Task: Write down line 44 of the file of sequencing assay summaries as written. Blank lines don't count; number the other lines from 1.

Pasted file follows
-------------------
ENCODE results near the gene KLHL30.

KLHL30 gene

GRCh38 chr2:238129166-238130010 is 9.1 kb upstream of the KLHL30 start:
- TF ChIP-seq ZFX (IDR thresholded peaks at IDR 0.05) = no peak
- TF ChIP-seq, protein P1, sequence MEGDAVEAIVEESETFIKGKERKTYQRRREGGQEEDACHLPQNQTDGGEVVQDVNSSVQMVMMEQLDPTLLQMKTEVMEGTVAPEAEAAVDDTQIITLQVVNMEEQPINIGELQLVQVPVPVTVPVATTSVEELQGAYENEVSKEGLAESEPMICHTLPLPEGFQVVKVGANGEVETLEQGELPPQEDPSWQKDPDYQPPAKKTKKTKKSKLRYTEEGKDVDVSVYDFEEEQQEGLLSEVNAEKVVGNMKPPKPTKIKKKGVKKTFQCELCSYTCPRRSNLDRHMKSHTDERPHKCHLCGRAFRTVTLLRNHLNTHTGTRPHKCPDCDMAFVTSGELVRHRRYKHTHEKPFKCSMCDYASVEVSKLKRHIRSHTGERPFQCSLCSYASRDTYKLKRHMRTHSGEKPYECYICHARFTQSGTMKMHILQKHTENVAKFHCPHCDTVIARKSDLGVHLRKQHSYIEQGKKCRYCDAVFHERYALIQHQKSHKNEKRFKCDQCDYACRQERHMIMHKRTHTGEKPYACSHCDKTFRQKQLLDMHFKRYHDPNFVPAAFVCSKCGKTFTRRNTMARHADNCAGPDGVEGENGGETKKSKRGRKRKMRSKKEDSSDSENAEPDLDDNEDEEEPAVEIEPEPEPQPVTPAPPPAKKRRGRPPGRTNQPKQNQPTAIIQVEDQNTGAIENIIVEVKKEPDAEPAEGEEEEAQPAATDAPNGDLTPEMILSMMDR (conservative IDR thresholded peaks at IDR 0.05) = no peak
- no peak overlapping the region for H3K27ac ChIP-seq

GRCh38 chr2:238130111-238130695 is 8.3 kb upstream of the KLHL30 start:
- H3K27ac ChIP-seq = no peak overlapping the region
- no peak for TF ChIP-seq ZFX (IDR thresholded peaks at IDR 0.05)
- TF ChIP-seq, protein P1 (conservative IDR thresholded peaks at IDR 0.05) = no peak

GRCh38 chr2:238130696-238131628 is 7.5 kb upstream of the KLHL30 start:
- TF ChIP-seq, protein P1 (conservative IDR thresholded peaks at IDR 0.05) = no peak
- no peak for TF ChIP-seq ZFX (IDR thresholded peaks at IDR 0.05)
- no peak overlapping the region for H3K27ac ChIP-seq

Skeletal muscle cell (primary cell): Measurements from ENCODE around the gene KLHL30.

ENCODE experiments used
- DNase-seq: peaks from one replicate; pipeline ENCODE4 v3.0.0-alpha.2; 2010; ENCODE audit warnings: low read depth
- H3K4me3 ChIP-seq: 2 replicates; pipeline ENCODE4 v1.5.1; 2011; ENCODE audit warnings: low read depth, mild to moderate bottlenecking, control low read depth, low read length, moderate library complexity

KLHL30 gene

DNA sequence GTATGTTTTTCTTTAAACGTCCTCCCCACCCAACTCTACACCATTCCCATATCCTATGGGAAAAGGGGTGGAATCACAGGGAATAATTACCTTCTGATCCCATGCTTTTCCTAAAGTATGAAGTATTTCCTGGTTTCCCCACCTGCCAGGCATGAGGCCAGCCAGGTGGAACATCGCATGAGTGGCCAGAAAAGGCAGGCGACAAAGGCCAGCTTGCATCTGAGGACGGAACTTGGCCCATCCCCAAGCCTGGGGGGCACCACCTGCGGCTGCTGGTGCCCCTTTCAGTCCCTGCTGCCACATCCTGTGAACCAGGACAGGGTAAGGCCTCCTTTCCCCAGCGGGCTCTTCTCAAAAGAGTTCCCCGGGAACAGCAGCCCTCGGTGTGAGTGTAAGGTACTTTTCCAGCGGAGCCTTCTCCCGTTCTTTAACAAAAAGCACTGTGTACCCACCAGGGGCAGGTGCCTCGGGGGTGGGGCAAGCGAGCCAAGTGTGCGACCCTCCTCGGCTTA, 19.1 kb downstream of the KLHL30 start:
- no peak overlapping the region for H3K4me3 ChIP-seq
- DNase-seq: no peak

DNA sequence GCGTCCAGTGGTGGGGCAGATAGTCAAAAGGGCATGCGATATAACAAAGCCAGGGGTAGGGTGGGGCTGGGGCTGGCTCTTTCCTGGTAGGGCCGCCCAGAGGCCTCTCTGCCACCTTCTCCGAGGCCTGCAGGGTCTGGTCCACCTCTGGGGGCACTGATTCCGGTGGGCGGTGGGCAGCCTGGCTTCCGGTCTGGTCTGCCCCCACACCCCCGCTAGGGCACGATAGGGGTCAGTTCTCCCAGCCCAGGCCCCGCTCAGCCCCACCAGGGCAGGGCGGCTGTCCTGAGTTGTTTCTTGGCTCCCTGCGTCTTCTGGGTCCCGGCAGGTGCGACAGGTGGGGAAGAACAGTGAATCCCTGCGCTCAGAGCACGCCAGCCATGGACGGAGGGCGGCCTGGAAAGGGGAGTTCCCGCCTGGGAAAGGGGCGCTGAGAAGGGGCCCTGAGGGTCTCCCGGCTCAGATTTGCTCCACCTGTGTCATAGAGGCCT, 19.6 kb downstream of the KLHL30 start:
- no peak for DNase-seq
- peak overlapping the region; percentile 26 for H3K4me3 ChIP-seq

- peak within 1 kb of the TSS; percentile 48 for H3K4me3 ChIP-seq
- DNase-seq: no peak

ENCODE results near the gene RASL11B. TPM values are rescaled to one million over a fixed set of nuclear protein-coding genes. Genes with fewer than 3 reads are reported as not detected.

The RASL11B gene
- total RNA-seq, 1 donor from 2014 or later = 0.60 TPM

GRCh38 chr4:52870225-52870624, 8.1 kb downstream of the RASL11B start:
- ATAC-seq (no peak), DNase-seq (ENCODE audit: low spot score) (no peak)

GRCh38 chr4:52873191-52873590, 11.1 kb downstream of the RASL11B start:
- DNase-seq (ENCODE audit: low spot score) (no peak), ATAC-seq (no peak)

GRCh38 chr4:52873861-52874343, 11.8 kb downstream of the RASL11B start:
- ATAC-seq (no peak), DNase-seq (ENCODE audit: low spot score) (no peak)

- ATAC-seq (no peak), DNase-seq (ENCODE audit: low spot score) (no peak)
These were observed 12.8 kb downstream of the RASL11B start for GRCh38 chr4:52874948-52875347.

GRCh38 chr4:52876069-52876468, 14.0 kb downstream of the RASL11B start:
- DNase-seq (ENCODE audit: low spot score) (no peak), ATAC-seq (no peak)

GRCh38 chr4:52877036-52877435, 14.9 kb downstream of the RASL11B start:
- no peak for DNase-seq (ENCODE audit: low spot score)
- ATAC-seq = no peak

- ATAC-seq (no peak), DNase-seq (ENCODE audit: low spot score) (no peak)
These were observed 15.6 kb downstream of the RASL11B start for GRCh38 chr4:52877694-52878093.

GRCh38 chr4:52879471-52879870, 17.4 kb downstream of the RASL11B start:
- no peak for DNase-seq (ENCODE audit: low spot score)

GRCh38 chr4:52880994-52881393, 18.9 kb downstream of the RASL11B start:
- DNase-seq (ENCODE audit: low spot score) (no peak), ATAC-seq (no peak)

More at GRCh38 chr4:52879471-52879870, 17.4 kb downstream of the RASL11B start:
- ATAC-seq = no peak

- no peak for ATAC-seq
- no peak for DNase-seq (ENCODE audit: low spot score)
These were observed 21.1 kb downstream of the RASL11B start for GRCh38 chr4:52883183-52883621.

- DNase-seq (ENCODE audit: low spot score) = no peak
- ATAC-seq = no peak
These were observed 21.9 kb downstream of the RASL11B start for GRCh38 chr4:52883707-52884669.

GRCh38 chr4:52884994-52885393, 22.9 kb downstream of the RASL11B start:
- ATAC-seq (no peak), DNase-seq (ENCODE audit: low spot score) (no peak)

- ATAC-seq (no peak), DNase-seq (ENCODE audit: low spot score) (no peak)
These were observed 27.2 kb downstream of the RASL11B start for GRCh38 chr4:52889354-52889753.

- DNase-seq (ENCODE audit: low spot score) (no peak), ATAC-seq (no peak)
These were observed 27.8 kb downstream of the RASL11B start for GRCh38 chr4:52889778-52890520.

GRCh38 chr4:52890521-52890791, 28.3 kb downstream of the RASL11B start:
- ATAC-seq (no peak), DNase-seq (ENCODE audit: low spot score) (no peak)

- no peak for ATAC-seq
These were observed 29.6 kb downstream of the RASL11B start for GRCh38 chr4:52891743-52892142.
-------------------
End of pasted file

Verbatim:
- ATAC-seq (no peak), DNase-seq (ENCODE audit: low spot score) (no peak)